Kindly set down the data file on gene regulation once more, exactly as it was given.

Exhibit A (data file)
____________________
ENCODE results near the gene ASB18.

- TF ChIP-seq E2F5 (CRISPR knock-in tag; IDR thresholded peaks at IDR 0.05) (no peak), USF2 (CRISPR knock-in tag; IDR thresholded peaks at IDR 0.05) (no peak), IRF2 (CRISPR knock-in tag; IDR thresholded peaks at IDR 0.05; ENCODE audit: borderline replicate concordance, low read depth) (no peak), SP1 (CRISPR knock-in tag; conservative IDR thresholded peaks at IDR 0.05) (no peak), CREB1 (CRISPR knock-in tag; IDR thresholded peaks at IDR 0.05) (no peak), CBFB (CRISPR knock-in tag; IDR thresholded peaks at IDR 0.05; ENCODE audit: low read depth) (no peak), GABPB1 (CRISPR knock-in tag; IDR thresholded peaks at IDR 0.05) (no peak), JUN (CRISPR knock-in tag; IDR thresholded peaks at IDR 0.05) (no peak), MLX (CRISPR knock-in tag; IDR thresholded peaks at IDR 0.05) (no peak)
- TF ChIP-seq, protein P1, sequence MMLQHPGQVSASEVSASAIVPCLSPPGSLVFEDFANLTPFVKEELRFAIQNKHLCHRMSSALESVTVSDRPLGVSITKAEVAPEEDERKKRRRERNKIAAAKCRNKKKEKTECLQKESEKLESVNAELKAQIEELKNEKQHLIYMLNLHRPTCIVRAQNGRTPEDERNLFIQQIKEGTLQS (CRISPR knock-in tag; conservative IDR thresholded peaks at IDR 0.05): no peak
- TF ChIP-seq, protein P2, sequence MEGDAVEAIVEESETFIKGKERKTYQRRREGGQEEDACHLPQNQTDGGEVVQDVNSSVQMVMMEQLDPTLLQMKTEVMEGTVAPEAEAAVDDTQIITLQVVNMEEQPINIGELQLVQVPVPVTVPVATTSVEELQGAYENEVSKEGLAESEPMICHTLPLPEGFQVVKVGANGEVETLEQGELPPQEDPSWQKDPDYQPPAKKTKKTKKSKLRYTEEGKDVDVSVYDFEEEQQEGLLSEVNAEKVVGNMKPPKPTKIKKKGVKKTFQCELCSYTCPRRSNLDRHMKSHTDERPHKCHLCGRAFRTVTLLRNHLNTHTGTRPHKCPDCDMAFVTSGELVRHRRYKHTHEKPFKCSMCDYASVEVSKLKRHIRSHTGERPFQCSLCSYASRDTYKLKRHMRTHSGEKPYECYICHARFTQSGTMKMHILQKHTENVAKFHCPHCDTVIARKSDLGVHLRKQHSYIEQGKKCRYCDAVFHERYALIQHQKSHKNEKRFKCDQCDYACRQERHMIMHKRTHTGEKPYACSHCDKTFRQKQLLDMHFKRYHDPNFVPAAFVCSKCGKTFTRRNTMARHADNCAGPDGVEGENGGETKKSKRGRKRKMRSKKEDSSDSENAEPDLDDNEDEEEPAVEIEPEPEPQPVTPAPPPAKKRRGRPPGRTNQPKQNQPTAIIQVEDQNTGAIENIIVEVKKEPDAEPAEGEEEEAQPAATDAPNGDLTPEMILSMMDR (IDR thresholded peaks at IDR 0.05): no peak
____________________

ENCODE results near the gene ASB18.

- TF ChIP-seq E2F5 (CRISPR knock-in tag; IDR thresholded peaks at IDR 0.05) (no peak), USF2 (CRISPR knock-in tag; IDR thresholded peaks at IDR 0.05) (no peak), IRF2 (CRISPR knock-in tag; IDR thresholded peaks at IDR 0.05; ENCODE audit: borderline replicate concordance, low read depth) (no peak), SP1 (CRISPR knock-in tag; conservative IDR thresholded peaks at IDR 0.05) (no peak), CREB1 (CRISPR knock-in tag; IDR thresholded peaks at IDR 0.05) (no peak), CBFB (CRISPR knock-in tag; IDR thresholded peaks at IDR 0.05; ENCODE audit: low read depth) (no peak), GABPB1 (CRISPR knock-in tag; IDR thresholded peaks at IDR 0.05) (no peak), JUN (CRISPR knock-in tag; IDR thresholded peaks at IDR 0.05) (no peak), MLX (CRISPR knock-in tag; IDR thresholded peaks at IDR 0.05) (no peak)
- TF ChIP-seq, protein P1, sequence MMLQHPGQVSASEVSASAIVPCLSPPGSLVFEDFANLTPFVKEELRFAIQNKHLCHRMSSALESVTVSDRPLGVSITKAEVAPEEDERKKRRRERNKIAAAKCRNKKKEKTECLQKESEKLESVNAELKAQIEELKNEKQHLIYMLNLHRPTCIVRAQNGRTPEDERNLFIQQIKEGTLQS (CRISPR knock-in tag; conservative IDR thresholded peaks at IDR 0.05): no peak
- TF ChIP-seq, protein P2, sequence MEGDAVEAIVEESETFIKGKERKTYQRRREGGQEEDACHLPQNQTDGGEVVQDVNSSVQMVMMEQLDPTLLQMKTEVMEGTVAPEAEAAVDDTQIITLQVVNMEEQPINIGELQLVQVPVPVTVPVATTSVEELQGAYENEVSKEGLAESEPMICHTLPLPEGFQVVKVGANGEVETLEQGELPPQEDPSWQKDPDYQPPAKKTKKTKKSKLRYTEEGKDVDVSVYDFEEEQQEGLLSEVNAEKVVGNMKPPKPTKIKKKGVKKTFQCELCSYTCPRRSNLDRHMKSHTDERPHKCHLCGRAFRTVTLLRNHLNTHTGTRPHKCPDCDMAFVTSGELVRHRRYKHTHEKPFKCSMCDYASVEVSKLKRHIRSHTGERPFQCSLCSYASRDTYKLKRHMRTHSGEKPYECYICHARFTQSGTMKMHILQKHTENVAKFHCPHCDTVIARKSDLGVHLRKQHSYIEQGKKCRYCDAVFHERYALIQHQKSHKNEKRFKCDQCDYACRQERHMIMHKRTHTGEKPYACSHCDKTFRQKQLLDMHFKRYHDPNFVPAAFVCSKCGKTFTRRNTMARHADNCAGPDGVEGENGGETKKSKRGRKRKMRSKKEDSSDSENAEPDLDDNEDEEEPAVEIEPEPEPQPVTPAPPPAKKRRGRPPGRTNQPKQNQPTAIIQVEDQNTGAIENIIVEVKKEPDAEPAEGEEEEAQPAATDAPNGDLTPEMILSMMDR (IDR thresholded peaks at IDR 0.05): no peak